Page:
Airman graduates Singapore Joint Advance Leadership Course

  • Published
  • By Staff Sgt. Matthew Bright
  • Pacific Air Forces Public Affairs
Professional military education opportunities commonly arise as Airmen develop along their Air Force journey ; yet some Airmen get a chance to sharpen their skills with unconventional PME methods.

A senior non-commissioned officer, here, was the fifth U.S. Air Force Airman to graduate from the Joint Advance Leadership Course recently, at the Singapore Armed Forces Warrant Officer School, Camp Pasir Laba, Republic of Singapore.

Senior Master Sgt. Patrick Seiler, the superintendent for the Military Personnel Exchange Program and Overseas Developmental Education, here, attended the three-week course alongside other exchange service members from the U.S. Navy, U.S. Army, Royal New Zealand Navy and the Royal New Zealand Air Force.

This course offers one of only a handful of opportunities per year to an Airman to fulfill professional military education requirements by attending a partner nation academy or U.S. sister service school. Potential students are nominated by their Command Chief and receive SNCO Academy credit for their attendance.

"These exchanges can simply be looked at as a tool that facilitates relationship building and interoperability," said Senior Master Sgt. Sam Sparks, PACAF's Enlisted Engagement Manager. "These opportunities ultimately equip the students with the ability to work side-by-side on future challenges such as humanitarian aid, disaster response, and regional exercises."

Sparks gave the example that, "if deployed together tomorrow as a team, the relationship and culture is already somewhat established and understood and the team is that much more prepared to accomplish the mission from the outset."

During the course, Seiler took part in class runs along a path used by Japanese and Singaporeans during one of the final battles of World War II. Seiler's classmates urged him to try unfamiliar foods, was offered Singaporean Air Force physical training gear, and various patches, insignia and devices from their uniforms. Knowing he had no family to return to at the end of the class day, Seiler's classmates quickly extended offers to host him for dinner in their homes further exposing him to their culture.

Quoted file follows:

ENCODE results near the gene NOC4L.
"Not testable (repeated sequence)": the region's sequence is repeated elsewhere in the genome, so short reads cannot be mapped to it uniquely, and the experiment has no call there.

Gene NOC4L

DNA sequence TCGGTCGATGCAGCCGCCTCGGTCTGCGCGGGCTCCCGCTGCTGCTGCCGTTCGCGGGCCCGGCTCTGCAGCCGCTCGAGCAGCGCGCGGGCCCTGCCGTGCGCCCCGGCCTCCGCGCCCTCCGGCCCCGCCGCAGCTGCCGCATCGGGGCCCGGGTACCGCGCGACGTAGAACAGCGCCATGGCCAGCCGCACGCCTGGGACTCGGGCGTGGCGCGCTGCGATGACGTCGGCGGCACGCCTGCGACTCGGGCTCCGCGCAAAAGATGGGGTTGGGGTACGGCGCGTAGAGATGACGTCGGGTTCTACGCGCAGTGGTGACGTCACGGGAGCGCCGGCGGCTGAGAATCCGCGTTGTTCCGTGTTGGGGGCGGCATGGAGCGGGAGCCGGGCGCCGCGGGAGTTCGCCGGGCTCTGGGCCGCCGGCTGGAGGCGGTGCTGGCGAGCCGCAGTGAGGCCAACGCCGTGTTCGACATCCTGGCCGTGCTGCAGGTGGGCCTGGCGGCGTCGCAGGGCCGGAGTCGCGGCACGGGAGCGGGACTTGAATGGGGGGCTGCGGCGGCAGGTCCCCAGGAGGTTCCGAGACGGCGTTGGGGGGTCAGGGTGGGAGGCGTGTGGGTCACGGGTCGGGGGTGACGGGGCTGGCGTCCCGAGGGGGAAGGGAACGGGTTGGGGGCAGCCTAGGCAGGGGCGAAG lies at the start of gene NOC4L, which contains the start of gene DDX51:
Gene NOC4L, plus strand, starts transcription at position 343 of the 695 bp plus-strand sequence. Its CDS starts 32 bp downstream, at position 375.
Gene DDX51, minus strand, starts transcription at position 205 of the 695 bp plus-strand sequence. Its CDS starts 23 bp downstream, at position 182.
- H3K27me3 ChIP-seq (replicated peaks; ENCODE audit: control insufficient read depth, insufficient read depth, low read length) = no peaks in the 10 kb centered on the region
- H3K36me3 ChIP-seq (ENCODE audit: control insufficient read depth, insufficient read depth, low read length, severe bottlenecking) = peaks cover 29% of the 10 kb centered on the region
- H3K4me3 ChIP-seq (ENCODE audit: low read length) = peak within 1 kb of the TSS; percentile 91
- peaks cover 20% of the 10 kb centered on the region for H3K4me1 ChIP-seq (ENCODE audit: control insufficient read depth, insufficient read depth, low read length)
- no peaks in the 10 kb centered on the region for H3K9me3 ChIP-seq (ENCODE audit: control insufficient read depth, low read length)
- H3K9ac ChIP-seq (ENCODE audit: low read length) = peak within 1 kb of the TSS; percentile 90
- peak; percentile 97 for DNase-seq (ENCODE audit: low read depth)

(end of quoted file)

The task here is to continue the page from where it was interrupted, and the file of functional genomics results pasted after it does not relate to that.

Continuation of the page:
"Having served in different career fields and on various deployments over the course of my career, I was able to share my experiences with the students whose mission and force structure doesn't necessarily facilitate those types of experiences," Seiler said.
As with most PME exchanges, format will differ based on what leadership determines to be the most important for senior enlisted leadership development. However, one of the many similarities Seiler noted was the importance of developing resilient Airmen and families.

Seiler illustrated an example from a presentation he was assigned. "Each student in the class had to present a two-slide briefing titled, 'Personal Sharing'. The first slide was about the student's military specialty and the second was about the student's family, friends and hobbies.

"The school wanted you to talk about your family and friends and what you do as a person," Seiler said. "The focus of the exercise was intended to be the stories students share about their families and what is most important in their lives."

Seiler said that while he did receive a top notch PME experience and many of the lessons similar to the AFSNCOA curriculum, he now understands the importance of fostering international relationships and he clearly sees the need for enlisted engagement which is part of PACAF's long term strategic plan.